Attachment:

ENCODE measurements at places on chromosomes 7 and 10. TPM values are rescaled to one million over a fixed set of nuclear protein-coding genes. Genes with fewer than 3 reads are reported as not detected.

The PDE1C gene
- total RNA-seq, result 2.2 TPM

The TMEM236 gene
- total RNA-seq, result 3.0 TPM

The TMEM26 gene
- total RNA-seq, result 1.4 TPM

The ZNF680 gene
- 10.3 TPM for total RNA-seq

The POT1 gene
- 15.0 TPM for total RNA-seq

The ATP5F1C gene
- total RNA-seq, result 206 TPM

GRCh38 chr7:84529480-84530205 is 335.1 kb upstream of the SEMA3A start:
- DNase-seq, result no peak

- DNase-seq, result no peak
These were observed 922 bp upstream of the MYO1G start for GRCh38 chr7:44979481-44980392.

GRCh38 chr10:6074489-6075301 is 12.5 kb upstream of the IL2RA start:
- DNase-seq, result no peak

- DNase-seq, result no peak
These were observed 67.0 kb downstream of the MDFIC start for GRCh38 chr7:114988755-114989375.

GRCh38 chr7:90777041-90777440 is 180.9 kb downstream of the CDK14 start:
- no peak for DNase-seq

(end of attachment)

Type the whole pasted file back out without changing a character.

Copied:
ENCODE measurements at places on chromosomes 7 and 10. TPM values are rescaled to one million over a fixed set of nuclear protein-coding genes. Genes with fewer than 3 reads are reported as not detected.

The PDE1C gene
- total RNA-seq, result 2.2 TPM

The TMEM236 gene
- total RNA-seq, result 3.0 TPM

The TMEM26 gene
- total RNA-seq, result 1.4 TPM

The ZNF680 gene
- 10.3 TPM for total RNA-seq

The POT1 gene
- 15.0 TPM for total RNA-seq

The ATP5F1C gene
- total RNA-seq, result 206 TPM

GRCh38 chr7:84529480-84530205 is 335.1 kb upstream of the SEMA3A start:
- DNase-seq, result no peak

- DNase-seq, result no peak
These were observed 922 bp upstream of the MYO1G start for GRCh38 chr7:44979481-44980392.

GRCh38 chr10:6074489-6075301 is 12.5 kb upstream of the IL2RA start:
- DNase-seq, result no peak

- DNase-seq, result no peak
These were observed 67.0 kb downstream of the MDFIC start for GRCh38 chr7:114988755-114989375.

GRCh38 chr7:90777041-90777440 is 180.9 kb downstream of the CDK14 start:
- no peak for DNase-seq